Wednesday we’d given ourselves a free day to recover from our trip. I did some PhD reading: Juliet Mitchell Feminism and Poetry; and I wrote a long entry in my journal about the Dublin trip. I sat in the garden at the cottage for part of the morning, but it was so hot I had to escape the sun and go indoors. We were blessed with the weather all week. In the evening we ate out at the Black Seal as planned, a lovely meal; in bed by 9.30 to catch up on sleep we missed the day before.

Thursday, Hilary had planned writing activities, practical and fun ones involving black-out poetry, among other things. She kicked off with one of those ‘automatic writing’ pieces that always produce surprises. She and I went to Morrison’s in the afternoon and had lunch while we were there: an afternoon tea involving two quarter sandwiches, a scone and butter and a pot of tea for £2.50, how cheap is that? I filled my car up in Tesco’s filling station to save time on Saturday morning. Polly cooked a delicious biryani, Hilary and I added veg samosas and onion bhajis we’d bought in Morrisons, so we had a real Indian feast. We just chatted through the evening.

Friday was my workshop. I prepared an Oulipo workshop with activities involving N+7: identifying the nouns in a poem then exchanging them for the seventh following noun in the dictionary. We also rewrote one of the short poems we had written earlier in the week, using words that didn’t contain an ‘e’, challenging but fun. Relaxation, packing up to leave in the morning, then a chippy tea and chatting late into the night. It was a good day.

Saturday we packed the car and came home. I gave Polly a lift because she was coming to Poets&Players with us in the afternoon. Penny drove home alone: she couldn’t make P&P, she was visiting in Hebden Bridge. We left the cottage at about 10 a.m. and dropped Polly off in Chorlton about 12.30. Hilary and I had lunch at the Whitworth Gallery with the P&P committee members and the poets, Greta Stoddart and A B Jackson. Cheryl Pearson joined us later. Oh, my what a wonderful afternoon. The ‘players’ were Liam Byrne (saxophone) and Andy Hulme (guitar). Cheryl Pearson read from her about-to-be-launched pamphlet Oysterlight. A.B.Jackson was a consummate performer of his work. I had the pleasure of introducing Greta Stoddart, who was wonderful as ever. It was a splendid afternoon of music and poetry, our last event until the autumn. We are starting to think Arts Council bid for next year’s funding. How quickly that comes around.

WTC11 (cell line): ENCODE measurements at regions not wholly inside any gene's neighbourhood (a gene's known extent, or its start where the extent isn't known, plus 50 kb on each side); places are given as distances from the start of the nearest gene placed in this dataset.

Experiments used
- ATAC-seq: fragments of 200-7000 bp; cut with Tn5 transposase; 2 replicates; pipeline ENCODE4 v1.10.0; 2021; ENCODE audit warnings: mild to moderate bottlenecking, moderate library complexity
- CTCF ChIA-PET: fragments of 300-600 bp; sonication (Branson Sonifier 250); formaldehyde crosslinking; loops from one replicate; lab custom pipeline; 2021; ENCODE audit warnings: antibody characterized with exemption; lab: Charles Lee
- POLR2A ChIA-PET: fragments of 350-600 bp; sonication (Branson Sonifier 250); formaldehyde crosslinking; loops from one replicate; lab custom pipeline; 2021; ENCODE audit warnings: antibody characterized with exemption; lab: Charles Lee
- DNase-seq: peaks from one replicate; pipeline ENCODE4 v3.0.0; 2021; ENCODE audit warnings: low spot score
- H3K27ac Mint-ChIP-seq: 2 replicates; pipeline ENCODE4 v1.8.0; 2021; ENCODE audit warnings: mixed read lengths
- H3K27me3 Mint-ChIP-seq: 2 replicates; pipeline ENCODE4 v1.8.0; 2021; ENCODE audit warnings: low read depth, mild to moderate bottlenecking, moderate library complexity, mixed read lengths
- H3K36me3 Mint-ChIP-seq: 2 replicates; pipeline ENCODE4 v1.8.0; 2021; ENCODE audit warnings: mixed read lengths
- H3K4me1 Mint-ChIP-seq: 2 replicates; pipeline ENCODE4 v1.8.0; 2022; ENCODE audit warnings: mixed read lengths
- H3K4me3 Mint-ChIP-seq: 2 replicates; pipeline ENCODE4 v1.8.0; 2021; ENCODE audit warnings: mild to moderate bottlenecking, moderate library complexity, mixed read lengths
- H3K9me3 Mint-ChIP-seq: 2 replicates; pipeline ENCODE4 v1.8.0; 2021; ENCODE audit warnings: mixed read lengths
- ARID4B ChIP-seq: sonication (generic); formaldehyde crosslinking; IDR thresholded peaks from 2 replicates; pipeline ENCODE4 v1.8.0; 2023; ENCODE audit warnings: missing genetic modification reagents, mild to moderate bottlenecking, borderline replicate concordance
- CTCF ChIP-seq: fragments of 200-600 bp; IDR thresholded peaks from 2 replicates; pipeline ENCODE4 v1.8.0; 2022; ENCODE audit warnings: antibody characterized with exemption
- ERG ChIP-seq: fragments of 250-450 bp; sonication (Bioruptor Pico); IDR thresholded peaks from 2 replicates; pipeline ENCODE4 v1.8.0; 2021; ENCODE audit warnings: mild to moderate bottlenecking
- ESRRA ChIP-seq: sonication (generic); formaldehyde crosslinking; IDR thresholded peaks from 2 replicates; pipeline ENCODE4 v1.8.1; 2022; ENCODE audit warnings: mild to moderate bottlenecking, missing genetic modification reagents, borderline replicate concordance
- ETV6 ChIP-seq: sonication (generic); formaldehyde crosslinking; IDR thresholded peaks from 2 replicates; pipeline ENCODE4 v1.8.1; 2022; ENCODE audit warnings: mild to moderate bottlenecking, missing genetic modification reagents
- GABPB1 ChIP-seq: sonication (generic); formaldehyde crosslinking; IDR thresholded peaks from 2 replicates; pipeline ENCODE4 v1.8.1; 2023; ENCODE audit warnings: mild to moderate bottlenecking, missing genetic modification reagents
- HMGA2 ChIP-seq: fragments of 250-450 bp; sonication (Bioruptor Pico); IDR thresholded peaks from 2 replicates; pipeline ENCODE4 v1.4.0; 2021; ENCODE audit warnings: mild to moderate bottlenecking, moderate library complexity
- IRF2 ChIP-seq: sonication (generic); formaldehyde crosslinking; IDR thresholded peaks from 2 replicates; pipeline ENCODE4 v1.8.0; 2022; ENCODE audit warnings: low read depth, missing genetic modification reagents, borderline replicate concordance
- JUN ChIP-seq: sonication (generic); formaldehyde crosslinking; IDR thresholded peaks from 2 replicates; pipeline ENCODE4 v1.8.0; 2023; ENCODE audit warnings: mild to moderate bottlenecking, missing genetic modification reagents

It was good to be home after a week away. The packing is all waiting downstairs to be dealt with, there will be laundry, there will be ironing, the downside of going away; but there will also be poems to work on. I say, bring on next year. I can’t wait.

Here’s the poem I redrafted using no words that contain the letter ‘e’. The original was the poem I wrote in Penny’s workshop about my analysed ‘naughty type’: I was Miss Catastrophe–I can’t think how that happened!–so the title had to change for a start.

Miss Clumsy

It wasn’t my fault.
It was how that chair shot out in my path.
It was how stairs form a switch-back.
It was how doorsills caught my foot.
It was how that cup saw you through doors.
It was how that sofa lost a yard of width at night.
It was how soap jumps from the soapdash, slick at foot.
It was how cars do rough wanion*.
It was how that branch said it was strong: it wasn’t.
It was how I had too much toddy in my mug.
It was how that drinking trough didn’t look dirty.
It was how that pot had a wonky bottom.
It was how a pyracantha struck my tights.
It wasn’t my fault,
you told us to do it.

‘wanion’: old English word for revenge

Rachel Davies
May 2017

A week away, part the first

I’m writing this from sunny Anglesey; well, I don’t know if it’s sunny because it’s 5.00 a.m and only just light, but I’m nothing if not optimistic. It’s certainly lovely though. With three friends, we’ve hired a cottage here for our annual Bitch Week writing retreat. That is to say the bitch Spelks have gone on tour: the dog Spelks don’t join us for this one. We spend the week doing writing exercises in the morning–we take it in turn to run a workshop–then doing the sightseeing thing in the afternoon. I’m not going to tell you what’s planned–that’s a story for next week. Suffice to say, here we are.

Poetry has been ascendent this week, but the PhD has had it’s share too. And football. On Sunday  I had to rush into Manchester to return books to the library at MMU before the fine was due. Oxford Road was eerily empty: it’s usually teeming with people but this was Sunday morning, early, and hardly anyone about. A quick schlepp down to All Saints, drop off the books, schlepp up again, grabbing a coffee in Pret en route to Metrolink and I was home again before Utd v Swansea. Rooney gave away a free kick close to the end to lose a one goal lead and two valuable points. Bah!

In the evening we watched a television drama of Lady Chatterley’s Lover with Holiday Grainger and Richard Madden. I did enjoy it; I did. But the play is not the book. I was a young nursing student when Lady C went on trial for obscenity in the sixties. Of course, an illicit copy was passed around the nurses’ home with all ‘the best bits’ dogeared for  easy reference. We drooled over every eff word and sex act. But I read the love letter from Mellors to Connie at the end and I couldn’t pass it on to be drooled over any more. I loved it; I kept it. I don’t know whose copy it was to begin with, but it was mine at the end. I still have it on my bookshelf at home, fifty years later. It became my springboard for other DH Lawrence books; and then his poetry. I love his work. And my own mum and dad’s story is a bit of a DH plot itself: landed gentry daughter marries farm labourer and is disowned by her father; so I sort of related to his books. The TV play had them riding off into the sunset at the end in (presumably her) Rolls Royce and the love letter, even the need for the love letter, wasn’t referred to. So I did enjoy it as a piece of drama; but it wasn’t entirely DH. Ho hum.